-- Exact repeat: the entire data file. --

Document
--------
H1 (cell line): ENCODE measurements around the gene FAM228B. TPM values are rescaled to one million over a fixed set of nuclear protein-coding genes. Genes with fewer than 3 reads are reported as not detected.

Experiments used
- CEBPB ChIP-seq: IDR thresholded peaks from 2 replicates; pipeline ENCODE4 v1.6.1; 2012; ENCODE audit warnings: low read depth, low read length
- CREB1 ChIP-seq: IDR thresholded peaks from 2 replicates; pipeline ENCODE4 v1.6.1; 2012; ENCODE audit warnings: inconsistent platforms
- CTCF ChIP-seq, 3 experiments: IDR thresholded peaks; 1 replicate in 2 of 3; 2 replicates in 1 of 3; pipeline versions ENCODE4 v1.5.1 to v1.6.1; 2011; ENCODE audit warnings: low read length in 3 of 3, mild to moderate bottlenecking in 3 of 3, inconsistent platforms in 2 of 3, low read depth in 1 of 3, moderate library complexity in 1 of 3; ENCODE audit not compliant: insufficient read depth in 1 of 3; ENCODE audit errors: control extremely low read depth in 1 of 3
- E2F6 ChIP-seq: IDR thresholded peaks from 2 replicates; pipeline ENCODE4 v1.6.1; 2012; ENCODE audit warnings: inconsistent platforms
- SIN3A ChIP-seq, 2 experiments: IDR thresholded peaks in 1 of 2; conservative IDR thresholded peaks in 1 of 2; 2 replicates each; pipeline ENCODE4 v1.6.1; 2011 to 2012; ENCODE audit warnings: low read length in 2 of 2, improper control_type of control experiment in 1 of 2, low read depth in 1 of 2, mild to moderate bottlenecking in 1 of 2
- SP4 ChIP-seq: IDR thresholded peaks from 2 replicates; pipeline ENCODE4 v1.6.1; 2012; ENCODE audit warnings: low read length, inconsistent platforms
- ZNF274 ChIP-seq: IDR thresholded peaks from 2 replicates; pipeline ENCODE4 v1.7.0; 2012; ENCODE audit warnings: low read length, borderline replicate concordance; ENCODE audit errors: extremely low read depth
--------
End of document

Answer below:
H1 (cell line): ENCODE measurements around the gene FAM228B. TPM values are rescaled to one million over a fixed set of nuclear protein-coding genes. Genes with fewer than 3 reads are reported as not detected.

Experiments used
- CEBPB ChIP-seq: IDR thresholded peaks from 2 replicates; pipeline ENCODE4 v1.6.1; 2012; ENCODE audit warnings: low read depth, low read length
- CREB1 ChIP-seq: IDR thresholded peaks from 2 replicates; pipeline ENCODE4 v1.6.1; 2012; ENCODE audit warnings: inconsistent platforms
- CTCF ChIP-seq, 3 experiments: IDR thresholded peaks; 1 replicate in 2 of 3; 2 replicates in 1 of 3; pipeline versions ENCODE4 v1.5.1 to v1.6.1; 2011; ENCODE audit warnings: low read length in 3 of 3, mild to moderate bottlenecking in 3 of 3, inconsistent platforms in 2 of 3, low read depth in 1 of 3, moderate library complexity in 1 of 3; ENCODE audit not compliant: insufficient read depth in 1 of 3; ENCODE audit errors: control extremely low read depth in 1 of 3
- E2F6 ChIP-seq: IDR thresholded peaks from 2 replicates; pipeline ENCODE4 v1.6.1; 2012; ENCODE audit warnings: inconsistent platforms
- SIN3A ChIP-seq, 2 experiments: IDR thresholded peaks in 1 of 2; conservative IDR thresholded peaks in 1 of 2; 2 replicates each; pipeline ENCODE4 v1.6.1; 2011 to 2012; ENCODE audit warnings: low read length in 2 of 2, improper control_type of control experiment in 1 of 2, low read depth in 1 of 2, mild to moderate bottlenecking in 1 of 2
- SP4 ChIP-seq: IDR thresholded peaks from 2 replicates; pipeline ENCODE4 v1.6.1; 2012; ENCODE audit warnings: low read length, inconsistent platforms
- ZNF274 ChIP-seq: IDR thresholded peaks from 2 replicates; pipeline ENCODE4 v1.7.0; 2012; ENCODE audit warnings: low read length, borderline replicate concordance; ENCODE audit errors: extremely low read depth